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Restoration of Ranjit Singh’s Summer Palace gathers pace

Ram Bagh

After a gap of few years, the restoration work of the historic Ram Bagh, the summer palace of legendary Sikh ruler Maharaja Ranjit Singh has gathered pace. The conservation work remained closed for the past year.

At present, wooden doors and windows of the heritage structure are being repaired and replaced. The damaged roof of the main Darbar Hall is also being restored. The inordinate delay in restoration has taken its toll on the historic monument, which suffered immense damage during the past eight years. The work came to a standstill reportedly due to shortage of funds.
The structure is at present under the possession of the Department of Tourism, Cultural Affairs, Archaeology and Museums, Punjab. The heritage lovers were left disappointed with the conservation work as even after several years it failed to gain momentum. The Tourism Department, which was to carry out the restoration work in a phased manner, was entrusted the work in 2007. Since then, it is out of bounds for the residents. Whatever restoration was previously done got damaged as the palace remained locked for the past one year.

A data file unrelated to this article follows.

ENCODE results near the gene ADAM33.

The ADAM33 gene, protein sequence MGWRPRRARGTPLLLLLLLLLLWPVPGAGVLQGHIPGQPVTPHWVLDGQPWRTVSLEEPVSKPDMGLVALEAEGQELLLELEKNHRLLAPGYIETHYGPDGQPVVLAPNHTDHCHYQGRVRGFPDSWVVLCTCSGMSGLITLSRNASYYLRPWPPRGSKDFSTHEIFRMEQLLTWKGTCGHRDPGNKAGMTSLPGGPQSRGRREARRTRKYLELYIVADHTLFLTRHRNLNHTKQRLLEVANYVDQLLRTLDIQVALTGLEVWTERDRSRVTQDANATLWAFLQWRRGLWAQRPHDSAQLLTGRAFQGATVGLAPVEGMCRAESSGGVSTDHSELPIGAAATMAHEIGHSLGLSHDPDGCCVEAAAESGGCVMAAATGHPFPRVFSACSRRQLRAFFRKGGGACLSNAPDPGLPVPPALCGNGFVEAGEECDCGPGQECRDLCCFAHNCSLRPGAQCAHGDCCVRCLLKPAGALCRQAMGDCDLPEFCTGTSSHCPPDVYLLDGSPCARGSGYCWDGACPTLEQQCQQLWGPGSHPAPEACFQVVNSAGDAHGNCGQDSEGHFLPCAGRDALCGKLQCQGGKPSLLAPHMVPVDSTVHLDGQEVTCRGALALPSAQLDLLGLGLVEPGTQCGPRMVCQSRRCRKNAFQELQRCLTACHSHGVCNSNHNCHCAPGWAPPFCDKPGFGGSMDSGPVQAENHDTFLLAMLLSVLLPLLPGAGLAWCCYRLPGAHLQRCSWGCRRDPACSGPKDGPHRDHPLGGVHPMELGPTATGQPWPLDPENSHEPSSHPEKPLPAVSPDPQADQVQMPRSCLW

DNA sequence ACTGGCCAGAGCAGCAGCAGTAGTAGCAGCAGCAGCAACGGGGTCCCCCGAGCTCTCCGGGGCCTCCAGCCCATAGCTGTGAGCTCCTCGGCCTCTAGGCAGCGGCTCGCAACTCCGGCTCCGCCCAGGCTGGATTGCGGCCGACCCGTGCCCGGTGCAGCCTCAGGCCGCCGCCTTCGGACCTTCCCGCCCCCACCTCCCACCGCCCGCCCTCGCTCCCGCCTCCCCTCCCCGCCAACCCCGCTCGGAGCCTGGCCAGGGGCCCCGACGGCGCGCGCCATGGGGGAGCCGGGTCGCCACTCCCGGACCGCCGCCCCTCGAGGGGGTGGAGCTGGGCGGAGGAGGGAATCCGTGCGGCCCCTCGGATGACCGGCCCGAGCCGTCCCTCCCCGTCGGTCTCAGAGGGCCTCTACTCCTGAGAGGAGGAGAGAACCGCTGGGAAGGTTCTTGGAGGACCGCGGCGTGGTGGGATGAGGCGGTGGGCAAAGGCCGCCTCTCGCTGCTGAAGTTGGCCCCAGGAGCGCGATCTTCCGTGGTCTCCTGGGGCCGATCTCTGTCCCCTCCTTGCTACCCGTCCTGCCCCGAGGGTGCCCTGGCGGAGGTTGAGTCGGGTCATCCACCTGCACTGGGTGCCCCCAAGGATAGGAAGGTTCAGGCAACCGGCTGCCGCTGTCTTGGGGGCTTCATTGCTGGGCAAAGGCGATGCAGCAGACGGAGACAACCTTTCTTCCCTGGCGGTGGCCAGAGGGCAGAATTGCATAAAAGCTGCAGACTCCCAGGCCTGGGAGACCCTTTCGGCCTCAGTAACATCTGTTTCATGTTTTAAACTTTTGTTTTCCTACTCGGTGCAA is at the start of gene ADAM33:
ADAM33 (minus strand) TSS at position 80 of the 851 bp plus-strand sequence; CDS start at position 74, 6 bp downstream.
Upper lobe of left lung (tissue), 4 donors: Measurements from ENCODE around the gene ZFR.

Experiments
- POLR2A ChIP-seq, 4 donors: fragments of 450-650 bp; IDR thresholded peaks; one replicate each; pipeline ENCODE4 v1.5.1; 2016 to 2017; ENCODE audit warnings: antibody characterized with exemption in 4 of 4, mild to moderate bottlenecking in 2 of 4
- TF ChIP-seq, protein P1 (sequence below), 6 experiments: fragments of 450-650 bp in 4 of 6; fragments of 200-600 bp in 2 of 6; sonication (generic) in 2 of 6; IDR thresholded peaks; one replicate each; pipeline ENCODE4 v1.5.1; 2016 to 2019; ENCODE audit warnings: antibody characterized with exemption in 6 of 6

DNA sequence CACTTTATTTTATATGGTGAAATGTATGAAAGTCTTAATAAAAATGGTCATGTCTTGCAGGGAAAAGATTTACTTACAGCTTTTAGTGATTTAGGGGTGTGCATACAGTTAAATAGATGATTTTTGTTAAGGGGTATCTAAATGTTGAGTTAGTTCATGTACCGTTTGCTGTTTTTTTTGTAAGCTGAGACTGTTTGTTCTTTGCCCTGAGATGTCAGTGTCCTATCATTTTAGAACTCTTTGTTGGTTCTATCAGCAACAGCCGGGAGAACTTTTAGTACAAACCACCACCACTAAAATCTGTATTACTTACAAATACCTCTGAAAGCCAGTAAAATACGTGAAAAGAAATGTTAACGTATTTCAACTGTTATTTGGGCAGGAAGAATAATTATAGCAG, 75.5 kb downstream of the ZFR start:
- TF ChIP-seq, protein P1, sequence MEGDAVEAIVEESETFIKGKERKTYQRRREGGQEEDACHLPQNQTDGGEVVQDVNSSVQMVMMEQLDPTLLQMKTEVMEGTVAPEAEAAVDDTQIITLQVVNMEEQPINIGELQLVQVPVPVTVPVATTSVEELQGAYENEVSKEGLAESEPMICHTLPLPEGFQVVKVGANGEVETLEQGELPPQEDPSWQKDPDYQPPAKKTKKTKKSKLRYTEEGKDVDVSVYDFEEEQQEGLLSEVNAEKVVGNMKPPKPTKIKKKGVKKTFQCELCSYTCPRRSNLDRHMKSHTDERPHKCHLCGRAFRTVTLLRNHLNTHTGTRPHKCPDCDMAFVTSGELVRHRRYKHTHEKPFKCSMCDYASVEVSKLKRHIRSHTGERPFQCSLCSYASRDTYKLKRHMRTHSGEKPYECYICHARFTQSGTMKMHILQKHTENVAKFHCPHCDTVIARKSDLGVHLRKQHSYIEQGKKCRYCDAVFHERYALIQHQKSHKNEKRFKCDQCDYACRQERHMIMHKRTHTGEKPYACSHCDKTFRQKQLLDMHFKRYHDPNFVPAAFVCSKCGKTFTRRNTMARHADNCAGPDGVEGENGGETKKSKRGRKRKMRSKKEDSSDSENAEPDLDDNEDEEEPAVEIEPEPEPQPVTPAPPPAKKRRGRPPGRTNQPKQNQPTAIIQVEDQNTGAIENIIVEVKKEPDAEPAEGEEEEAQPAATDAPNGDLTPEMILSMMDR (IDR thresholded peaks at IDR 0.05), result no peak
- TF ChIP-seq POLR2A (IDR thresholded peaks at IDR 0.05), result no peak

The experts involved in the conservation work said the three storey historic structure had around 80 wooden doors and windows, the designs of which gave an impression of the Mugal and British era, besides Sikh architecture. They said the work of repairing and replacing wooden doors and reconstruction of roofs would take six months. The government had sanctioned over Rs1 crore for the current project, they added.

It is evident to mention here that the tussle between the Archaeological Survey of India (ASI) and the Department of Tourism and Culture, Punjab, over of the possession of the immensely significant historic structure has adversely affected its maintenance. The historic Ram Bagh was declared a monument of national importance in October 2004. However, even after the notification, the ASI does not have possession of the whole premises. The ASI is carrying out the conservation work only on the entrance gate, four watch towers, hamamghar, small baradari and machhighar.

The remaining structures, including the main summer palace, are under the possession of the Punjab Cultural and Tourism Department. Due to shortage of funds, the restoration work of buildings under the Tourism Department could not be completed even after eight years.

PK Jaiswar, Tribune News Service, Amritsar, November 27

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